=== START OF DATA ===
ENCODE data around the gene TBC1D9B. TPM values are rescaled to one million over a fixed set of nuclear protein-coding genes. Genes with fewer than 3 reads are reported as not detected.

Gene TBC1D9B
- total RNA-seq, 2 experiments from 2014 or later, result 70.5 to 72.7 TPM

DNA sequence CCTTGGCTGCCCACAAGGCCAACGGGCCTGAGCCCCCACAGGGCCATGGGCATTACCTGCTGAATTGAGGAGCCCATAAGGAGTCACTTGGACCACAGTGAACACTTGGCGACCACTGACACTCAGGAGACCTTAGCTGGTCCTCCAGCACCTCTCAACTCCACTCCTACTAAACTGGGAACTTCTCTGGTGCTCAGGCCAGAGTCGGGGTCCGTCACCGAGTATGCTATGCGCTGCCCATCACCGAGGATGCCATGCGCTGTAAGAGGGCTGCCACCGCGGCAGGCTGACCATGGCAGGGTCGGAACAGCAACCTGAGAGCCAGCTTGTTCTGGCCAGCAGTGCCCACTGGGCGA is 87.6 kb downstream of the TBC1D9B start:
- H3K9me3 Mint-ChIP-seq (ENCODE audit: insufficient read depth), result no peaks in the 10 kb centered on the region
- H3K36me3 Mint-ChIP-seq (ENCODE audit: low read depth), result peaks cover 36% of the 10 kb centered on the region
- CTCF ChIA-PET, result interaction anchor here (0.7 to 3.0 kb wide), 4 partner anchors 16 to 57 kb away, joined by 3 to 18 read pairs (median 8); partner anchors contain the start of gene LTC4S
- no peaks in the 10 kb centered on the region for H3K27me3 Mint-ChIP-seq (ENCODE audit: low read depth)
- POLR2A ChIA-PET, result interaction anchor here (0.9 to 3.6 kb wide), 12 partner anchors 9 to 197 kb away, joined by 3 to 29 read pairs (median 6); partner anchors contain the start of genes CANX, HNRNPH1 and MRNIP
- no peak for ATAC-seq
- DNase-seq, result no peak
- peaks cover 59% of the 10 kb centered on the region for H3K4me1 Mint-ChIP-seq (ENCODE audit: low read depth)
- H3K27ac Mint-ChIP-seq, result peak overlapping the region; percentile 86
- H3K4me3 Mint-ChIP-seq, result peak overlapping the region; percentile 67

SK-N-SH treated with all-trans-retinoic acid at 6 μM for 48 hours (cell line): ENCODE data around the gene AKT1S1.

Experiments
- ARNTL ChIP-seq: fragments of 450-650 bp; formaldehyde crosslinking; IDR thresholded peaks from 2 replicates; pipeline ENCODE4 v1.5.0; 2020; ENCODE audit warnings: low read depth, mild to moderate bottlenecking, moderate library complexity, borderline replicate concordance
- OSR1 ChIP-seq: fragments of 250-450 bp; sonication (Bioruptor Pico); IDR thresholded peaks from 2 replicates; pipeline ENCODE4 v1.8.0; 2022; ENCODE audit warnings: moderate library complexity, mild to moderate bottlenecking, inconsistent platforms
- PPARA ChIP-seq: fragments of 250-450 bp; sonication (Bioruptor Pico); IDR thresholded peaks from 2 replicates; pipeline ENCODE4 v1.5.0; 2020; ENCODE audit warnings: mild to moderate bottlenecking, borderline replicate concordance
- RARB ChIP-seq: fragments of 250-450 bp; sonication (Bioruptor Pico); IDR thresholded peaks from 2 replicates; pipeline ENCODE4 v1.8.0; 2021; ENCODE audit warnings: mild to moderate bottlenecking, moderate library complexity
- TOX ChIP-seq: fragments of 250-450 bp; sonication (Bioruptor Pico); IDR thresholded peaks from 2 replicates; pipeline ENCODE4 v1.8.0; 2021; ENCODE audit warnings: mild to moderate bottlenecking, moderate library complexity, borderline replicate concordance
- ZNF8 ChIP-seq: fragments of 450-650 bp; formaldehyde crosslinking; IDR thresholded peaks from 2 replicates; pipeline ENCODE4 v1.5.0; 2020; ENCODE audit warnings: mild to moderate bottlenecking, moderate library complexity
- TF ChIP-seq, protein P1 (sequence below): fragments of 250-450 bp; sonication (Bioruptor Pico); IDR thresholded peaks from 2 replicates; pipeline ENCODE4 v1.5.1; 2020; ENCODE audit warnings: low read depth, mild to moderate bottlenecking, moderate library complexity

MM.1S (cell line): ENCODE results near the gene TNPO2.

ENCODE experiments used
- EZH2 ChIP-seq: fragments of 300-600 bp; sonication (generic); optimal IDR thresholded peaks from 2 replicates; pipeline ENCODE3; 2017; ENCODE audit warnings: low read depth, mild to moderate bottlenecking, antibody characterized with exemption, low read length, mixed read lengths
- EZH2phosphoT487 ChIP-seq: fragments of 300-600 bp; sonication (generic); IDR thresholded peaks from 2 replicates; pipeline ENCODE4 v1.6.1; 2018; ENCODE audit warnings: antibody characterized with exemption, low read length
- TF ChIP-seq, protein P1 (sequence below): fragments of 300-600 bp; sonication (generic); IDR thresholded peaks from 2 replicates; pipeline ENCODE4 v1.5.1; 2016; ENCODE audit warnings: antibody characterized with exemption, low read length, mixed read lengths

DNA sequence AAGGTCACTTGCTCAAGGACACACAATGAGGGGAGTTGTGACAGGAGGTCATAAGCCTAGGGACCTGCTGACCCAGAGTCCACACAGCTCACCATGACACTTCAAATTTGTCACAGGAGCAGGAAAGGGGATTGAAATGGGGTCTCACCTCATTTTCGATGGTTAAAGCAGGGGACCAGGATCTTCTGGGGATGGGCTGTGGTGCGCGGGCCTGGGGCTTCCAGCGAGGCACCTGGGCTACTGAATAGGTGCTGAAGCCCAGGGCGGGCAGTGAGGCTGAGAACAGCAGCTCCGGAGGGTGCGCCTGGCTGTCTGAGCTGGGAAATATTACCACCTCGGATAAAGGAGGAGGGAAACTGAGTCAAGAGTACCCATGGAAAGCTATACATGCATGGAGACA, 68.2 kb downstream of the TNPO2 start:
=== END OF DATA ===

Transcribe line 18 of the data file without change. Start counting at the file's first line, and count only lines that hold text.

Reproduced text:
- OSR1 ChIP-seq: fragments of 250-450 bp; sonication (Bioruptor Pico); IDR thresholded peaks from 2 replicates; pipeline ENCODE4 v1.8.0; 2022; ENCODE audit warnings: moderate library complexity, mild to moderate bottlenecking, inconsistent platforms